18 May 2016
NOAA has followed NASA with their own analysis of the global temp. in April, and it’s nothing less than stunning. Another NOAA report out shows that Human activity has increased the direct warming effect of carbon dioxide (CO2) in the atmosphere by 50 percent above pre-industrial levels during the past 25 years
The globally averaged temperature over land and ocean surfaces for April 2016 was the highest for the month of April in the NOAA global temperature dataset record, which dates back to 1880. This marks the 12th consecutive month a monthly global temperature record has been broken, the longest such streak in the 137-year record. The January–April global temperature was also the highest on record.
Global highlights: April 2016
- The April temperature across global land and ocean surfaces was 1.98°F above the 20th century average of 56.7°F. This was the highest for April in the 1880–2016 record, surpassing the previous record set in 2010 by 0.50°F. April 2016 was also the fourth highest monthly temperature departure among all months on record, behind March 2016, February 2016, and December 2015.
- The April globally averaged land surface temperature was 3.47°F above the 20th century average of 46.5°F. This was the highest for April in the 1880–2016 record, surpassing the previous record set in 2007 by 0.77°F. This was also the third highest temperature departure from average among all 1,636 months in the 1880–2016 record, behind March 2016 and February 2016.
- The April globally averaged sea surface temperature was 1.44°F above the 20th century monthly average of 60.9°F—the highest global ocean temperature for April in the 1880–2016 record, surpassing the previous record set in 2015 by 0.25°F and besting 1998, the last time a similar strength El Niño occurred, by 0.43°F. April 2016 tied with February 2016 as the seventh highest departure from average among all 1,636 months in the record. Record high sea surface temperatures across most of the North Indian Ocean, along with parts of the central equatorial and southwest Pacific Ocean contributed to the April warmth. The 10 highest monthly global ocean temperature departures have all occurred in the past 10 months.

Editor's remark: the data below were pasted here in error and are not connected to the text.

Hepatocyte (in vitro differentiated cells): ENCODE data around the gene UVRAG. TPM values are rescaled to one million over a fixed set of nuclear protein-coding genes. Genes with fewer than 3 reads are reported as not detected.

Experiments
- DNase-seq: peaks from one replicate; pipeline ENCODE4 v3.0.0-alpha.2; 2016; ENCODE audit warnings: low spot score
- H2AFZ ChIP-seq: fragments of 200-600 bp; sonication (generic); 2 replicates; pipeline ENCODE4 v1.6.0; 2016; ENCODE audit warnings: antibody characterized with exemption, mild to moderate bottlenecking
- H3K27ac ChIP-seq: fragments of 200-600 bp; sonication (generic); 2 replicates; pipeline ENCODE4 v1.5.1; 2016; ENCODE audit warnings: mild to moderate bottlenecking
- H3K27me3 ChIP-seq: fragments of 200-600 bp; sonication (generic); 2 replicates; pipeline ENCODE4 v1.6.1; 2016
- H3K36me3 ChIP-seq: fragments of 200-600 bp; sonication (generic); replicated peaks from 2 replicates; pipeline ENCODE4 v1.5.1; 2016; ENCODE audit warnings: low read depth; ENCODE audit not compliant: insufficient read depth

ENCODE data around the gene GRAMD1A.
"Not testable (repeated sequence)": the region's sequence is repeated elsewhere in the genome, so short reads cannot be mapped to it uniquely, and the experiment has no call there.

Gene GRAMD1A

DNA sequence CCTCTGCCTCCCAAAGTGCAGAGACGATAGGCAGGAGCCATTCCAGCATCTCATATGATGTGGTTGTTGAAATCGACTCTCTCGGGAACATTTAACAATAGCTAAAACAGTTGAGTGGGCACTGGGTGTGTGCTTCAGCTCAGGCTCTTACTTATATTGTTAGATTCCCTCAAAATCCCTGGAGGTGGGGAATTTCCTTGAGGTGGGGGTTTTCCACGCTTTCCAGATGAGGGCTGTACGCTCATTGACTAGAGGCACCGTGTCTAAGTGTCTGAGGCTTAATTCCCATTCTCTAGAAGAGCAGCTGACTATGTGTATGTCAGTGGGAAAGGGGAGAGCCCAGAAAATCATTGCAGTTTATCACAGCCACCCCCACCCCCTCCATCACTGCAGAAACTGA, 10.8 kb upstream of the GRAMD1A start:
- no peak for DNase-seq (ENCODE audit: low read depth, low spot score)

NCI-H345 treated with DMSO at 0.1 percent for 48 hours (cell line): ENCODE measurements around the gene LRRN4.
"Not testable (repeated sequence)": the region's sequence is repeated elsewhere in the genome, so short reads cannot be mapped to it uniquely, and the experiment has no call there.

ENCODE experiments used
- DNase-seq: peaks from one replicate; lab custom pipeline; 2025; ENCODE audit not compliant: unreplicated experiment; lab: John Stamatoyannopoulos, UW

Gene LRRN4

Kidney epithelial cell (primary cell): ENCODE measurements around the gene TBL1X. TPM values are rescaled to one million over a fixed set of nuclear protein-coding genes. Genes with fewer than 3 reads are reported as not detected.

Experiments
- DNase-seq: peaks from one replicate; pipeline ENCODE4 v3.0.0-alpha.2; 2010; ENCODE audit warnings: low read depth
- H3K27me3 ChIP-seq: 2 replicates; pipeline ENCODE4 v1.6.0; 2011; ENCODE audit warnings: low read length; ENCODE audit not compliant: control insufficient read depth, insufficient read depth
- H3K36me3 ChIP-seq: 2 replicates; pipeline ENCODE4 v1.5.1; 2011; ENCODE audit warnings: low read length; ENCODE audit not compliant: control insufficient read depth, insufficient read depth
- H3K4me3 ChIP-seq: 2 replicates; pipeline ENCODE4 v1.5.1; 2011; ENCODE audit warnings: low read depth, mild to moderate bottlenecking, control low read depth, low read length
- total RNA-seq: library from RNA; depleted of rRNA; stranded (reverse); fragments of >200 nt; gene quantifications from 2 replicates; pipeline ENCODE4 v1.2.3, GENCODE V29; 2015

- The April temperature for the lower troposphere (roughly the lowest 5 miles of the atmosphere) was the highest in the 1979–2016 record, at 1.37°F above the 1981–2010 average, as analyzed by the University of Alabama in Huntsville* (UAH) using version 5.6. It was second highest on record (behind 1998), at 1.15°F above the 1981–2010 average, as analyzed by Remote Sensing Systems* (RSS).
- The April temperature for the mid-troposphere (roughly 2 miles to 6 miles above the surface) was the second highest for April in the 1979–2016 record, at 1.13°F above the 1981–2010 average, as analyzed by UAH. It was also second highest on record, at 1.08°F above the 1981–2010 average, as analyzed by RSS. After removing the influence of temperatures above 6 miles in altitude, the University of Washington, using data analyzed by the UAH and RSS, calculated temperature departures from the 1981–2010 average to be 1.39°F and 1.28°F, respectively, both second highest in the record. All analyses rank April 1998 as the warmest April in the satellite record.
- According to data from NOAA analyzed by the Rutgers Global Snow Lab, the Northern Hemisphere snow cover extent during April was 890,000 square miles below the 1981–2010 average. This was the smallest April Northern Hemisphere snow cover extent in the 50-year period of record, dropping below the previous record set in 1968 by 30,000 square miles. The North American snow cover extent was the 11th smallest on record, while the Eurasian snow cover extent was the fifth smallest.